The consequences of today's decision on HS2
HS2 was never just about getting to London faster though.
Rather, its aim was increasing connectivity, capacity and creating a high-speed rail spine in the UK – providing the infrastructure for routes to spur off and deliver the east-to-west connectivity raised in today’s announcement.
The decision to scrap the Birmingham to Manchester leg of HS2 will have consequences. Jobs could be lost and businesses impacted.
Construction on this part of the network may be less advanced, but there are firms involved and working on the project. That’s even before considering the long-term effect this could have on the freight industry or the investment decisions – globally and domestically - that have been made on the basis of the route being delivered.
HS2 has dominated the political, media and social discourse in recent days. It is, however, critical that all parties understand that this isn’t the only hurdle facing the rail industry.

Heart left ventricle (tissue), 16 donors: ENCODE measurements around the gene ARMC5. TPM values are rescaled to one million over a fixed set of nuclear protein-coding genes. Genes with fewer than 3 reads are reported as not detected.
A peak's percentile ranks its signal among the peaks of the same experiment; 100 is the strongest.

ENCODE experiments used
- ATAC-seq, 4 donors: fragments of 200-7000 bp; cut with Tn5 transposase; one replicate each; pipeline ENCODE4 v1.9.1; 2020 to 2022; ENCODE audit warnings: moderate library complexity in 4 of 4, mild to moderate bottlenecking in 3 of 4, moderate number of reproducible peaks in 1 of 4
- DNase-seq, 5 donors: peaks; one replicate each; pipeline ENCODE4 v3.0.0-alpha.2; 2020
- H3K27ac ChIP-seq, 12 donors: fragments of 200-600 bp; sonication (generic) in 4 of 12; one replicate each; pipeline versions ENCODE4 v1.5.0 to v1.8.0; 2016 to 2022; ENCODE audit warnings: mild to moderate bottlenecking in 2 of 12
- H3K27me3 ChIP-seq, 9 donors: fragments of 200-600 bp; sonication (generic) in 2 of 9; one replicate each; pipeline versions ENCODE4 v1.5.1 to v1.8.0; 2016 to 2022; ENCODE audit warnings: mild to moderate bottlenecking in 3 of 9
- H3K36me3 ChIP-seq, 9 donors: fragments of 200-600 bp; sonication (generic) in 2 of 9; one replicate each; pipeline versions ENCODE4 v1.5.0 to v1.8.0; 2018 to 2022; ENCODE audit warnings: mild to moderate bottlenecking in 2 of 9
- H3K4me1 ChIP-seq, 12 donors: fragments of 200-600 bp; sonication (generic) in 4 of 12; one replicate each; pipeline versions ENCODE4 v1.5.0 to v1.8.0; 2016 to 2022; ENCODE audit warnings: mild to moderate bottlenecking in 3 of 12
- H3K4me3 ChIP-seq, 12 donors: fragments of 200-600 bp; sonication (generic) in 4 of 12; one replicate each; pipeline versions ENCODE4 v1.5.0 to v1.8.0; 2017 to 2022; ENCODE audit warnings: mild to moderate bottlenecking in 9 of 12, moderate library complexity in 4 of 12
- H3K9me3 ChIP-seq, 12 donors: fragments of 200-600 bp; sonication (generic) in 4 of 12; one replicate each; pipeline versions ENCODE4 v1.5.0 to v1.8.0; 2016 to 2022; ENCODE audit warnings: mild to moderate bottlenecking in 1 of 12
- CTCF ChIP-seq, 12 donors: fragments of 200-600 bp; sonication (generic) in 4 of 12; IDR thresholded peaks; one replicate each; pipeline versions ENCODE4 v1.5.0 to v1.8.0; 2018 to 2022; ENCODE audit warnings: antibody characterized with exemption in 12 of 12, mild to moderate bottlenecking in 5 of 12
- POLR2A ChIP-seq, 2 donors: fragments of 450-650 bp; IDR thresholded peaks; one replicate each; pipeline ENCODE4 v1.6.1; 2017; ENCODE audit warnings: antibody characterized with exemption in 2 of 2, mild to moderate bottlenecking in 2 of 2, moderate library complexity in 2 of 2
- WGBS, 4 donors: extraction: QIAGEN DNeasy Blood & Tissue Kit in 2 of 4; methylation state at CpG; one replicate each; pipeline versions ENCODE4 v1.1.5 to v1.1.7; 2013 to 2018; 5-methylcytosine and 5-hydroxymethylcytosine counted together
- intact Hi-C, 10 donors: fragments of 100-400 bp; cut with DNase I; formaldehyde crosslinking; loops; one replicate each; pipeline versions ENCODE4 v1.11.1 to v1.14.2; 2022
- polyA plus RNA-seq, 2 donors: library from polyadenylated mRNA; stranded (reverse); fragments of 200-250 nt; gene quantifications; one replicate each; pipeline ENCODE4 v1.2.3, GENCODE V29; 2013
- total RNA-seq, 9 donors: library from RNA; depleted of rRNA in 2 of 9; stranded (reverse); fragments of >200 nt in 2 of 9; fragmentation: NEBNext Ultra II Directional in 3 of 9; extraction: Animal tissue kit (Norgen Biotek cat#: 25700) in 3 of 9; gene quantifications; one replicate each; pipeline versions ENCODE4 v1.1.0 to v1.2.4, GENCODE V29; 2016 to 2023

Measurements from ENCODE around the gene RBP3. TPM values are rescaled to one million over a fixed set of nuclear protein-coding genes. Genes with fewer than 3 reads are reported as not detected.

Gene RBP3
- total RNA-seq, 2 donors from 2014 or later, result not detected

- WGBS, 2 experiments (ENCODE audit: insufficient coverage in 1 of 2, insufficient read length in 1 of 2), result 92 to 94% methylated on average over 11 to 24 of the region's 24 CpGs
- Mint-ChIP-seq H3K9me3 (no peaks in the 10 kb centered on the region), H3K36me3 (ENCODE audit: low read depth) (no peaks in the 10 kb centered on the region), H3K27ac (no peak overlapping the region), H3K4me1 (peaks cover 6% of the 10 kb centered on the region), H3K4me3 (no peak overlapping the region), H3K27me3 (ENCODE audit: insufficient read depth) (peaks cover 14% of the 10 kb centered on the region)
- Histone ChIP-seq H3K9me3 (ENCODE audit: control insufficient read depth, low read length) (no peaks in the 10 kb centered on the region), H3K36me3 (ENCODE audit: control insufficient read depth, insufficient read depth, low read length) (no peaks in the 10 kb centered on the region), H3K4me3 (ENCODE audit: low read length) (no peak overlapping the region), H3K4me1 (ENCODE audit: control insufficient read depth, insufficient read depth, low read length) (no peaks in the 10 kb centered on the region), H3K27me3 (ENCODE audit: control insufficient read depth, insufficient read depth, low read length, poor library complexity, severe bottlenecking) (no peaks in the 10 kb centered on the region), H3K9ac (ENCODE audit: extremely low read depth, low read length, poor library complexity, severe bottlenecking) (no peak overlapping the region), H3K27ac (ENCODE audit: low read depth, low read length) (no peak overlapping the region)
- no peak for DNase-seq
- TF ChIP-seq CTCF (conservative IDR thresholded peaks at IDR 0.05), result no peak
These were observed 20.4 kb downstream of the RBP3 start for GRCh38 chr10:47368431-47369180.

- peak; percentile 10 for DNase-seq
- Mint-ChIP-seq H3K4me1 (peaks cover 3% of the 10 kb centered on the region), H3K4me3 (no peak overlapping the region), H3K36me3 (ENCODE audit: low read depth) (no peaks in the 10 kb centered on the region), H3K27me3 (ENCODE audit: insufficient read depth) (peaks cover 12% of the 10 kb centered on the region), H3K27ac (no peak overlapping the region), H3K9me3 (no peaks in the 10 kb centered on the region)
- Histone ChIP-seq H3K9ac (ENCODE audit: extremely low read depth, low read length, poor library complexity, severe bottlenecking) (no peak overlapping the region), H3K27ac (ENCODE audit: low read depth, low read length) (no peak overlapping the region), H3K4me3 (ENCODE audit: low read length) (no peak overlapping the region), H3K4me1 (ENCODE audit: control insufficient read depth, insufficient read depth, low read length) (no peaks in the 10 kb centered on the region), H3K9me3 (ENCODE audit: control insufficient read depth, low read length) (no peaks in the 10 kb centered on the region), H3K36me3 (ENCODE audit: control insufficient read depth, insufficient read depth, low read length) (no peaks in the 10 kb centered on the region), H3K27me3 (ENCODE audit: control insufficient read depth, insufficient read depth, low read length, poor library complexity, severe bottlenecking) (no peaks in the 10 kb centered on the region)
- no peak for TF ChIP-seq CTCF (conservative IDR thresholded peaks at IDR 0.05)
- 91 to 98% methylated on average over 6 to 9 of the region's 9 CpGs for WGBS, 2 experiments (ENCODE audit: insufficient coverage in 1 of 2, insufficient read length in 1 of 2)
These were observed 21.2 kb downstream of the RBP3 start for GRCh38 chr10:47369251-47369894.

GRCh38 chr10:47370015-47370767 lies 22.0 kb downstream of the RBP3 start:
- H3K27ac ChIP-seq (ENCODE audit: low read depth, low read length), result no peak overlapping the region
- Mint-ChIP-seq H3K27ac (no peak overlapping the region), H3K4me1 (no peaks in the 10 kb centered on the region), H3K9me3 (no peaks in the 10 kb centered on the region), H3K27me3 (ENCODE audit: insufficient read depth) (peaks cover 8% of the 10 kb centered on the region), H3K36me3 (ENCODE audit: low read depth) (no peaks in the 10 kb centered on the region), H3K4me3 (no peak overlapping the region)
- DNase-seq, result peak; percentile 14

Those working in the sector and the supply chain have been provided with little clarity over the last few years – navigating almost constant changes in policy, beginning with the Integrated Rail Plan for the North and Midlands, the gradual chipping away of HS2 and the proposed shift to Great British Railways – the future of which is hanging in the balance.
This lack of leadership and consistency has stymied investment into rail and efforts to upgrade the existing network, as demonstrated by procurement delays for Network Rail’s Control Period 7, a £44bn five-year plan to improve the railway in England and Wales.
What is needed now is some transparency as to when and how the proposed projects will be delivered and what is the pipeline. Without that, the UK rail industry is still in the dark.
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